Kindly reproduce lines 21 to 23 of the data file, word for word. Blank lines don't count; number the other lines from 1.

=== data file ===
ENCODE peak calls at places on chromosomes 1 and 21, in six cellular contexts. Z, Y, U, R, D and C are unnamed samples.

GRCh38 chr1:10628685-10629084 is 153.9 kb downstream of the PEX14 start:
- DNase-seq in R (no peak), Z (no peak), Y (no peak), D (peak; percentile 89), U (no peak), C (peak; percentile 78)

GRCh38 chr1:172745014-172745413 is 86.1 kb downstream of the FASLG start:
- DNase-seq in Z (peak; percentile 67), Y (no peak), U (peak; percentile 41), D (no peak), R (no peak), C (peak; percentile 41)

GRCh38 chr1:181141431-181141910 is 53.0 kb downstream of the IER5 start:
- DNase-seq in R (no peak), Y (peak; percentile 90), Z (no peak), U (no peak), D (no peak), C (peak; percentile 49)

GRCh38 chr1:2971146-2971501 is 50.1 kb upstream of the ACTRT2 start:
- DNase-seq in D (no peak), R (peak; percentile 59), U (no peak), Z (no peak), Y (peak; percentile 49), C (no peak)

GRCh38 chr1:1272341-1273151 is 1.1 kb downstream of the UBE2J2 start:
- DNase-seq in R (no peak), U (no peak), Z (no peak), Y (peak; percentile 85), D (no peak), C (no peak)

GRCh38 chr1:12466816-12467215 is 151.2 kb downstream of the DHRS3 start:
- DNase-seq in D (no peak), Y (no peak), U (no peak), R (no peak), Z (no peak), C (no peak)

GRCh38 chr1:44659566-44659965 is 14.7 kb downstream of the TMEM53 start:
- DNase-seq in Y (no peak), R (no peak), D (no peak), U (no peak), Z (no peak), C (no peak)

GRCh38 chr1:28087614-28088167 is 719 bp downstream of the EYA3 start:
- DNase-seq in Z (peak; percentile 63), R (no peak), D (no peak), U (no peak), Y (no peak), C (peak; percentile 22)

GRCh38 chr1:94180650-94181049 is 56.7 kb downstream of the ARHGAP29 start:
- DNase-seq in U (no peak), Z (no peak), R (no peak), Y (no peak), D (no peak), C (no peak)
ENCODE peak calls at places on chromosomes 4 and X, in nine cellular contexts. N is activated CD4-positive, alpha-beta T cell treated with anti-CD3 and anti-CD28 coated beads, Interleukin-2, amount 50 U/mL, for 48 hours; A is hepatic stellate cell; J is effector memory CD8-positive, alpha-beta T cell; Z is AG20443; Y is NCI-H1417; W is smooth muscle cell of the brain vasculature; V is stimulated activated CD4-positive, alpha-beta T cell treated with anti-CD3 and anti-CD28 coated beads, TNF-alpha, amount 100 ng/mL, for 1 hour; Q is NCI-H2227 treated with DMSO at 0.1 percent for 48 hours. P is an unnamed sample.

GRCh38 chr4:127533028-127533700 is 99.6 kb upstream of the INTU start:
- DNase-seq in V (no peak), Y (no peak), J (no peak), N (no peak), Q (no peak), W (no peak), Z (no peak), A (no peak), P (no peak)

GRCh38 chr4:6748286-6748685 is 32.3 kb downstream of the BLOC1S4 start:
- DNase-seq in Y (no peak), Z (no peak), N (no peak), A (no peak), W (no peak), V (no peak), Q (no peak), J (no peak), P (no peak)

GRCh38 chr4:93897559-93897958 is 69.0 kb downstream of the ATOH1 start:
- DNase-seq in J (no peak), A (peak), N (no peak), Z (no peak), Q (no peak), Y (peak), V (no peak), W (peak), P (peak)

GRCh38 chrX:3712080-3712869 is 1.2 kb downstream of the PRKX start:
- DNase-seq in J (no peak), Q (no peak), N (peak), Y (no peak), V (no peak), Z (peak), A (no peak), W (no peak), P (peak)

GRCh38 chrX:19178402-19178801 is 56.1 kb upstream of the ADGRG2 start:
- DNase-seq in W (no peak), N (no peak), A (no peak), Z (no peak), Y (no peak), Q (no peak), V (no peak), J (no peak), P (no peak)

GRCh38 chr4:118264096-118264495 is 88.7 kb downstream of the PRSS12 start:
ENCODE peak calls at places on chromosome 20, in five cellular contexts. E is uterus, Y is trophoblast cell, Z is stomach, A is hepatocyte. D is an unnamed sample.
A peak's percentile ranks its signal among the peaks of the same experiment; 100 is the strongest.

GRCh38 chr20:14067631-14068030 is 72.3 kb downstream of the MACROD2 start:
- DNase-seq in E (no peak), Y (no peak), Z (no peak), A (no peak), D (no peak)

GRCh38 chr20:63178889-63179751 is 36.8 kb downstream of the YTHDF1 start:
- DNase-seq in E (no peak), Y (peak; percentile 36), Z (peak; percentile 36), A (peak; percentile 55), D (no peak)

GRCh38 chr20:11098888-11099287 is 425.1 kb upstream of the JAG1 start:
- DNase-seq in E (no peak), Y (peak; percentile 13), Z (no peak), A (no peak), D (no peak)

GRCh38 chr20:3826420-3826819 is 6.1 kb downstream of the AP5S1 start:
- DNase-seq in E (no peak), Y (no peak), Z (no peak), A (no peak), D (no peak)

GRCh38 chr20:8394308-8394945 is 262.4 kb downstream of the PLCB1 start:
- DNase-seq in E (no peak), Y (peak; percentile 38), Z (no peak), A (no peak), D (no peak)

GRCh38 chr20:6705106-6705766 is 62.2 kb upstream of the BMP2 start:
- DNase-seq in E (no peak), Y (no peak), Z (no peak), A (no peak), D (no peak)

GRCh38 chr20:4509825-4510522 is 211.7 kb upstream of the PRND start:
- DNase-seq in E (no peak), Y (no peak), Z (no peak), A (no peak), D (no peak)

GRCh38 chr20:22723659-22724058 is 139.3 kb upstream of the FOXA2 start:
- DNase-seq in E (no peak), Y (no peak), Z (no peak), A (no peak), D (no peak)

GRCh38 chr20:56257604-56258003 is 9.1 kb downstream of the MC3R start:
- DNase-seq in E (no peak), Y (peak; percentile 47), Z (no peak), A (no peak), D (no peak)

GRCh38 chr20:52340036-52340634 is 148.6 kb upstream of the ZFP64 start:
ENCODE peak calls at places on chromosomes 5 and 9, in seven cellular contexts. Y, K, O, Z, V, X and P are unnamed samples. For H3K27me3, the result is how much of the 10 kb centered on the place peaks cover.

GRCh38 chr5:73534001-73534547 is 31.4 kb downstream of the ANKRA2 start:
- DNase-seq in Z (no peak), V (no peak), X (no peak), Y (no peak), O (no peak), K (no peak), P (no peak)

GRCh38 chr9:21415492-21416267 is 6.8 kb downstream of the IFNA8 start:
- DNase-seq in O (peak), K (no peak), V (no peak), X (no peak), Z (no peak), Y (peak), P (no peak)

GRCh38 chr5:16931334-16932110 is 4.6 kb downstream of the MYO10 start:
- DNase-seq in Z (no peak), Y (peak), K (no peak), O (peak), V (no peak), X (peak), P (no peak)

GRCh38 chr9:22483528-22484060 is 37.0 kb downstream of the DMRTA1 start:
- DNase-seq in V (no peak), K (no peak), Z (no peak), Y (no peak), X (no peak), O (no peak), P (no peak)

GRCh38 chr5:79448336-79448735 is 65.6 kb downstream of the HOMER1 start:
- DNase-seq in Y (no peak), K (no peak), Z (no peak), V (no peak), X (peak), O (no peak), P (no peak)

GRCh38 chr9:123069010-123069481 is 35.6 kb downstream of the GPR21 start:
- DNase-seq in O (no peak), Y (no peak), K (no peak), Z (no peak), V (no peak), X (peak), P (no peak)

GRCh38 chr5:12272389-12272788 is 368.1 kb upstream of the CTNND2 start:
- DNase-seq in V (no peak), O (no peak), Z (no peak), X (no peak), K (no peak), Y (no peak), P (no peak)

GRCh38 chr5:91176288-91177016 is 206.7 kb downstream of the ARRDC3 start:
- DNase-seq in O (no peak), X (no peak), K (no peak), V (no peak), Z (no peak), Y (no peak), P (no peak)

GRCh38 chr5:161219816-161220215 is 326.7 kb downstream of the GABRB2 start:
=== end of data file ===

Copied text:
GRCh38 chr4:127533028-127533700 is 99.6 kb upstream of the INTU start:
- DNase-seq in V (no peak), Y (no peak), J (no peak), N (no peak), Q (no peak), W (no peak), Z (no peak), A (no peak), P (no peak)

GRCh38 chr4:6748286-6748685 is 32.3 kb downstream of the BLOC1S4 start: